There are real physical characters in a book. And then there are settings and places that take form of a physical character themselves. Same was the case for The Simple Wild. The town of Bangor, Alaska became a character in itself.
When I read the book, I could exactly envision the Alaska the author described. It’s always frustrating for me to not be able to envision the settings when I’m reading a book. But, K. A. Tucker was a master in detailing the settings which were not paragraphs upon paragraphs of prose but still enough for the readers to visualize the places.
Calla’s father is a bush pilot in the wild of Alaska, a dangerous job. Her mother married him and out of love moved to the middle of nowhere. But she feels stifled and suffocated there and not long after, decides to move back to Canada., hoping her husband will follow. But Wren’s life is in Alaska. He’s also a closed book and inexpressive. So, despite the love between these two, they are separate.
Calla is now 26 and hasn’t met her father once since her mother left with her when she was just 2. She gets a call that her father is sick right after she gets fired. So she jets off to the wild. With her 2 large suitcases and even larger prejudices. She’s in for big surprises.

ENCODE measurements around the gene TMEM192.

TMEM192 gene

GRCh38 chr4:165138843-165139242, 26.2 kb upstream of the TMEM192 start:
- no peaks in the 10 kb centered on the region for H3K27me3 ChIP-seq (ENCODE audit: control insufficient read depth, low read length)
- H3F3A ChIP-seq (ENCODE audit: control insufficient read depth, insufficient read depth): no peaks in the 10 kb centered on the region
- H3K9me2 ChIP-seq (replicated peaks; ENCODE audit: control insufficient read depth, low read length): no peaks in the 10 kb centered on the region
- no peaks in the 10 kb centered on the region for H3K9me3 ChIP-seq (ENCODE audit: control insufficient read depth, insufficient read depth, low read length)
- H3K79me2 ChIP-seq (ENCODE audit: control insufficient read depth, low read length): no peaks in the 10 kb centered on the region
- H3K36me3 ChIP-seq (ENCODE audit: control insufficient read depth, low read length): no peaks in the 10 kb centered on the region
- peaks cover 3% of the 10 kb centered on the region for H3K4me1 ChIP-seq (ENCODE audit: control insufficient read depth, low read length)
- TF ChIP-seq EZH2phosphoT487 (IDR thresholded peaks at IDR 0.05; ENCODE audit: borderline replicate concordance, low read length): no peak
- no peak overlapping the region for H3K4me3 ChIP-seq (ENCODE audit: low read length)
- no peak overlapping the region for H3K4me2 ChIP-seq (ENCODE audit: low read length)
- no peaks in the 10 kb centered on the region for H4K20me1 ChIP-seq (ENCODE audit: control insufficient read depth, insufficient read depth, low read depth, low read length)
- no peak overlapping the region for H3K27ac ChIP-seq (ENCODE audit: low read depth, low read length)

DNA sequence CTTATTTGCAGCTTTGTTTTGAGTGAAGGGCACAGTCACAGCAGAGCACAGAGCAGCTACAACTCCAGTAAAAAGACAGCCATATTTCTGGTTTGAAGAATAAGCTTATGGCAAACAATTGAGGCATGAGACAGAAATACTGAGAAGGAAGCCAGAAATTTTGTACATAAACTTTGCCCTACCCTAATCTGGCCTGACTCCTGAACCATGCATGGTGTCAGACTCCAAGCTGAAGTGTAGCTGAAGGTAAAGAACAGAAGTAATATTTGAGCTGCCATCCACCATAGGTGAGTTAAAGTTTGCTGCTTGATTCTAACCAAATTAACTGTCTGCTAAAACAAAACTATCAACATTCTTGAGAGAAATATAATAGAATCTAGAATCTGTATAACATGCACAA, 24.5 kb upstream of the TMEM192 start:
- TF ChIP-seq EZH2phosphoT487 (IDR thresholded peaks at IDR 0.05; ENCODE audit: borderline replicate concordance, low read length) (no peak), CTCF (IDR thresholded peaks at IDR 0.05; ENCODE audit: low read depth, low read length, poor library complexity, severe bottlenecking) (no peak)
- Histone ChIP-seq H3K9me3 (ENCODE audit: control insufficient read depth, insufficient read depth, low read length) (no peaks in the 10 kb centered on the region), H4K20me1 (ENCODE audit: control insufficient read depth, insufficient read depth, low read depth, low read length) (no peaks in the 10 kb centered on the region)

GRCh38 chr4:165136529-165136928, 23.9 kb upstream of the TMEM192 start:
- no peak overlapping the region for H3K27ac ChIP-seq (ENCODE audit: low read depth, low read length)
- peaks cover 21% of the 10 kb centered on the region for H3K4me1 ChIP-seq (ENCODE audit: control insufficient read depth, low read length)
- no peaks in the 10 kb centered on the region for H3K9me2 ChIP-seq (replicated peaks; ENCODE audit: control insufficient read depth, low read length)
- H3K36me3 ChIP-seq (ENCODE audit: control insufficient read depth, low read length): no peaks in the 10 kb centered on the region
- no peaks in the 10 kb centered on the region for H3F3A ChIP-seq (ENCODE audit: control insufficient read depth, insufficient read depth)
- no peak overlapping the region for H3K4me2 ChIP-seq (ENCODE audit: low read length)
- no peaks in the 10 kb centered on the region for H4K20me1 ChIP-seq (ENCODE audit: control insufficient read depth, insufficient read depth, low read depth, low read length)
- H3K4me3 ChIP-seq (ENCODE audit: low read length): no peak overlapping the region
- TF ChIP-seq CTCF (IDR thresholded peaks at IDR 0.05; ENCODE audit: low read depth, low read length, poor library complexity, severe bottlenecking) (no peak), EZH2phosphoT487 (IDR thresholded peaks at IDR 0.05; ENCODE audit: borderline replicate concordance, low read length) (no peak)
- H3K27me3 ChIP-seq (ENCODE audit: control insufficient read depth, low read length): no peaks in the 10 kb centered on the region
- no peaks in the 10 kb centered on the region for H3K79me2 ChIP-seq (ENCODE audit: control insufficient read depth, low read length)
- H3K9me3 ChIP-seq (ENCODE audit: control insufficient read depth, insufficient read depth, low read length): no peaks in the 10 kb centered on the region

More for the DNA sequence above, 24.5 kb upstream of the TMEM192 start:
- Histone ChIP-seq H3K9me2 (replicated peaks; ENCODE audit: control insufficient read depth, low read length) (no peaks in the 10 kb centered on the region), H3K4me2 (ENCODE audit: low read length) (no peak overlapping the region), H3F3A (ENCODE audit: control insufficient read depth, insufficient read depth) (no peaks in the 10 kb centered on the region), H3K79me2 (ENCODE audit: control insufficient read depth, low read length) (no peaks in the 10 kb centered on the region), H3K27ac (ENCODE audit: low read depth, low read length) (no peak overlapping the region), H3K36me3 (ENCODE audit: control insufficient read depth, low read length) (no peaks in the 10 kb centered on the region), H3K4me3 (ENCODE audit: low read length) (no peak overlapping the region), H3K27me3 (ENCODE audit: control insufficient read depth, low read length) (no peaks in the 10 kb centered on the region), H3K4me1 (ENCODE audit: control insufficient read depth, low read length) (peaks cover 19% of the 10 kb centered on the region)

I liked Calla’s growth and evolution throughout the book. She starts off as an entitled brat. But slowly and surely, she starts to loosen up and be comfortable in her skin, literally.
Jonah, the main pilot of Wren’s company has a big hand towards that. He’s a bearded “yeti” when we first meet him. And he’s exactly what Calla seems to need to open up to her dad.
Jonah and Calla’s chemistry was off the charts. I loved their interactions and banter.
I also loved Calla’s interactions with her family, especially her step dad and Wren.
The only complaint I had from this book was the culmination of Jonah and Calla’s romance. I was hoping for more from Jonah before that last scene. But that’s nothing compared to how much I enjoyed the book.
My Rating: ★★★★★